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New Samsung Exynos Chip Secures IoT Devices With Short-Range Comms

Samsung Exynos i T100

Samsung this week unveiled Exynos i T100, a new mobile system-on-chip (SoC) designed to enhance the security and reliability of Internet-of-Things (IoT) devices that use short-range communication protocols.

Samsung Exynos i T100

Samsung this week unveiled Exynos i T100, a new mobile system-on-chip (SoC) designed to enhance the security and reliability of Internet-of-Things (IoT) devices that use short-range communication protocols.

The new product, which is currently sampling, is advertised as ideal for devices used to automate and control environments in homes and businesses (e.g., temperature control, smart lighting, fire and gas detection, and physical security systems), and fitness wearables.

Samsung says the new chip, which uses power-efficient 28nm technology, supports the Bluetooth Low Energy (BLE) 5.0 and Zigbee 3.0 protocols, and it integrates the processor with memory in an effort to provide flexibility to device manufacturers.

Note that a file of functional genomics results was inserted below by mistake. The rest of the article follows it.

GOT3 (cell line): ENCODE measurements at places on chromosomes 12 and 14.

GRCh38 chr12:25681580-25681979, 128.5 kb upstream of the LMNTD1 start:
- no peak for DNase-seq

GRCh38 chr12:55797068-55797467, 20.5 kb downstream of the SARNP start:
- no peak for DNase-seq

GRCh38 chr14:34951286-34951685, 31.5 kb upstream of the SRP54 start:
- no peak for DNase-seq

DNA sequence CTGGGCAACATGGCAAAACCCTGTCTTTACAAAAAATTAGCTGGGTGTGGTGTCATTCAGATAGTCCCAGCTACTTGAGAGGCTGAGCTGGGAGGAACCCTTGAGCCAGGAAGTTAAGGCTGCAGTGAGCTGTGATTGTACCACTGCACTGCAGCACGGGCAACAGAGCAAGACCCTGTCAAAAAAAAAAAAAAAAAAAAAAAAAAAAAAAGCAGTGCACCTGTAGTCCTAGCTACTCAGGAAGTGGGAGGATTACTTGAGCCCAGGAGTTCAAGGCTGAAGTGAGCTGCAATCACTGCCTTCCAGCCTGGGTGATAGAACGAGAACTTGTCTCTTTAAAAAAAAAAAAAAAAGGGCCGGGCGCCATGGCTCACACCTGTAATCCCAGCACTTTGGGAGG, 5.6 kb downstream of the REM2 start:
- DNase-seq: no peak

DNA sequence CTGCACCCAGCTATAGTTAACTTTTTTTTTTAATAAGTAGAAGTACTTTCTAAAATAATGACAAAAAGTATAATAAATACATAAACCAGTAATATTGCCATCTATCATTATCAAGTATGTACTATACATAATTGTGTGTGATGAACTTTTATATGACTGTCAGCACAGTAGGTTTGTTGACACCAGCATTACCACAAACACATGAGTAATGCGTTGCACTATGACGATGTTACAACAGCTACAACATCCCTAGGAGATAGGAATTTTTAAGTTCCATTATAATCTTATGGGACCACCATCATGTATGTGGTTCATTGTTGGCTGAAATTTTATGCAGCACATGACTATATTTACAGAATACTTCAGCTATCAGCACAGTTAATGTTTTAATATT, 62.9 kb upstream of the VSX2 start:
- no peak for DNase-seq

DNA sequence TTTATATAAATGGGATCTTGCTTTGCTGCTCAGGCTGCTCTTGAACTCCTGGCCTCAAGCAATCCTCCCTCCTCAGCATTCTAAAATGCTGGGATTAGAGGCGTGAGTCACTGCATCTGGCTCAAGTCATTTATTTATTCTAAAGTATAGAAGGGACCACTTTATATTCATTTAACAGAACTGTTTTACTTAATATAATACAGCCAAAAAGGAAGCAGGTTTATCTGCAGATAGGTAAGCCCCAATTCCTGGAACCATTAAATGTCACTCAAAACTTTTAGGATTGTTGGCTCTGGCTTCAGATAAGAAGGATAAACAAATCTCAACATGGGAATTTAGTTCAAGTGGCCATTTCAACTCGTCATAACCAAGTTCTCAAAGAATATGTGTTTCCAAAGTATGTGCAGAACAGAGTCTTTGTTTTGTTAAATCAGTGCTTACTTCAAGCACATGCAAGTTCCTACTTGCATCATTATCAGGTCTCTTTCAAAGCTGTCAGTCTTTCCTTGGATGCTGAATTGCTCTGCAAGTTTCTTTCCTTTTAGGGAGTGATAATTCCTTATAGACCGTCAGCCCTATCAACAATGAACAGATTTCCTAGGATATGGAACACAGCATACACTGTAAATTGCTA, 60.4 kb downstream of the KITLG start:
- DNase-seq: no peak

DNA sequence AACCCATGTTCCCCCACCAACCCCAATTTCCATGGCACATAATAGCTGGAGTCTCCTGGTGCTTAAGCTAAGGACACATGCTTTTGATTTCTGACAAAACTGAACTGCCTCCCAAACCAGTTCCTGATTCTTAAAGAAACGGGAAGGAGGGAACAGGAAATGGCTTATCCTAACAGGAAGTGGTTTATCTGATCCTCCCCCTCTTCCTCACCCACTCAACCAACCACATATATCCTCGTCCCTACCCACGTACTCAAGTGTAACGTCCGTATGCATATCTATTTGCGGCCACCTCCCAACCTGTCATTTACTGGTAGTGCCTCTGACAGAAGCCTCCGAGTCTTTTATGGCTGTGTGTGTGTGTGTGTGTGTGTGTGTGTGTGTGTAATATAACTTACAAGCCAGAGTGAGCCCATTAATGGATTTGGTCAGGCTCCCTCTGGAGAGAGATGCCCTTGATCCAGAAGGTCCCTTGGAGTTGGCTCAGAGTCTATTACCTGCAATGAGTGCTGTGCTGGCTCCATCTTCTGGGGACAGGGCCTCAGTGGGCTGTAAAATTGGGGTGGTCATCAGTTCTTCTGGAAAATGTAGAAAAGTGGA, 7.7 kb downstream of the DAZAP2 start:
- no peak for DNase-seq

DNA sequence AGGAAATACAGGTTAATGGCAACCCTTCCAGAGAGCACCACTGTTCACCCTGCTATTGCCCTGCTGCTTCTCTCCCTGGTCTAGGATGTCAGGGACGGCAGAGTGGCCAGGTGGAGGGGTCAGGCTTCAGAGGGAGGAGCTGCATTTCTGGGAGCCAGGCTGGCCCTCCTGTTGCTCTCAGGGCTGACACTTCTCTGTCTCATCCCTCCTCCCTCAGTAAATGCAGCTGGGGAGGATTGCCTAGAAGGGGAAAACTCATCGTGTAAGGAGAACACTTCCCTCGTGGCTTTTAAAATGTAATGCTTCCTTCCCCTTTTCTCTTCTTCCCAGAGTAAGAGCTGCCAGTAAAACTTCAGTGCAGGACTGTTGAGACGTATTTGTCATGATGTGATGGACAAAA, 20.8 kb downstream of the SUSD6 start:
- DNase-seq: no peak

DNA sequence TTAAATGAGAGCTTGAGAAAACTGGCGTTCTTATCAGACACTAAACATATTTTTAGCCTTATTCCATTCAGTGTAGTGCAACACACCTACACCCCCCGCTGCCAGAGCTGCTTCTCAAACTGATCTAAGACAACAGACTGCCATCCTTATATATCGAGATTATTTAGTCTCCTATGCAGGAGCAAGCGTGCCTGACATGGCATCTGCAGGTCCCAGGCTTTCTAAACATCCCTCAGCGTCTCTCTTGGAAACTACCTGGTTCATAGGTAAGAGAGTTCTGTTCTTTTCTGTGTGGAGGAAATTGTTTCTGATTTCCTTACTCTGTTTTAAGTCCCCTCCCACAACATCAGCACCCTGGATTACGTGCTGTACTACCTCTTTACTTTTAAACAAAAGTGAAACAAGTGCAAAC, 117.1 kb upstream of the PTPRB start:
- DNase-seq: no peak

According to Samsung, the security features integrated into the new chip are designed to protect IoT devices against hacking attempts and other threats.

“The Exynos i T100 comes with a separate Security Sub-System (SSS) hardware block for data encryption and a Physical Unclonable Function (PUF) that creates a unique identity for each chipset,” the tech giant said.

As for reliability, the Exynos i T100 is designed to work in temperatures ranging between -40°C (-40°F) and 125°C (257°F).

Samsung previously released Exynos i T200 processors for devices using Wi-Fi and Exynos i S111 for devices using long-range narrow-band (NB) communications.

Related: New AMD Processors to Include Protections for Spectre-like Exploits

Related: Intel Adds Hardware Shield to New 8th Gen Intel Core vPro Mobile CPUs

Related: New Mirai Variant Targets More Processor Architectures

Written By

Eduard Kovacs (@EduardKovacs) is a contributing editor at SecurityWeek. He worked as a high school IT teacher for two years before starting a career in journalism as Softpedia’s security news reporter. Eduard holds a bachelor’s degree in industrial informatics and a master’s degree in computer techniques applied in electrical engineering.

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